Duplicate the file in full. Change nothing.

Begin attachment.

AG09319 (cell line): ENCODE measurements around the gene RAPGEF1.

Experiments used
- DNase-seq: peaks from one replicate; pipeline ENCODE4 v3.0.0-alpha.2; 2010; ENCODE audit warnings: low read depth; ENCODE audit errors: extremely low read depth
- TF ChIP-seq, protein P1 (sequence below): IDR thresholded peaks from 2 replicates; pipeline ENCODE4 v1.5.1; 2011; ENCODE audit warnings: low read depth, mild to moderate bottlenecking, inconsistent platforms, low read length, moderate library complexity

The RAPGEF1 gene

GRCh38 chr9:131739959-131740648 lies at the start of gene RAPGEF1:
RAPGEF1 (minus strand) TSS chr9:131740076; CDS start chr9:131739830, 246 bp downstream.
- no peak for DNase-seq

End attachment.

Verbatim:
AG09319 (cell line): ENCODE measurements around the gene RAPGEF1.

Experiments used
- DNase-seq: peaks from one replicate; pipeline ENCODE4 v3.0.0-alpha.2; 2010; ENCODE audit warnings: low read depth; ENCODE audit errors: extremely low read depth
- TF ChIP-seq, protein P1 (sequence below): IDR thresholded peaks from 2 replicates; pipeline ENCODE4 v1.5.1; 2011; ENCODE audit warnings: low read depth, mild to moderate bottlenecking, inconsistent platforms, low read length, moderate library complexity

The RAPGEF1 gene

GRCh38 chr9:131739959-131740648 lies at the start of gene RAPGEF1:
RAPGEF1 (minus strand) TSS chr9:131740076; CDS start chr9:131739830, 246 bp downstream.
- no peak for DNase-seq